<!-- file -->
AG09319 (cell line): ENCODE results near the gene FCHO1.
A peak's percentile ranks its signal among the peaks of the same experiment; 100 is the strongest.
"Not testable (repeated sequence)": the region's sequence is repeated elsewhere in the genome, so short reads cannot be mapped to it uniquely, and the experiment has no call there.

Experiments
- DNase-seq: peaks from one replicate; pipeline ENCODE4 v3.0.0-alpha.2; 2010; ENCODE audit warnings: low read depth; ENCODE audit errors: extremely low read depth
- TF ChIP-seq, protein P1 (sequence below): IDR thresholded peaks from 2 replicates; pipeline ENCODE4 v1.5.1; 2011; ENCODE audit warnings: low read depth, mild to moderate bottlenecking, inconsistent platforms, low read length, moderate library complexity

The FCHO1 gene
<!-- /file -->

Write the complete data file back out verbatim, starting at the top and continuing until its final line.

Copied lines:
AG09319 (cell line): ENCODE results near the gene FCHO1.
A peak's percentile ranks its signal among the peaks of the same experiment; 100 is the strongest.
"Not testable (repeated sequence)": the region's sequence is repeated elsewhere in the genome, so short reads cannot be mapped to it uniquely, and the experiment has no call there.

Experiments
- DNase-seq: peaks from one replicate; pipeline ENCODE4 v3.0.0-alpha.2; 2010; ENCODE audit warnings: low read depth; ENCODE audit errors: extremely low read depth
- TF ChIP-seq, protein P1 (sequence below): IDR thresholded peaks from 2 replicates; pipeline ENCODE4 v1.5.1; 2011; ENCODE audit warnings: low read depth, mild to moderate bottlenecking, inconsistent platforms, low read length, moderate library complexity

The FCHO1 gene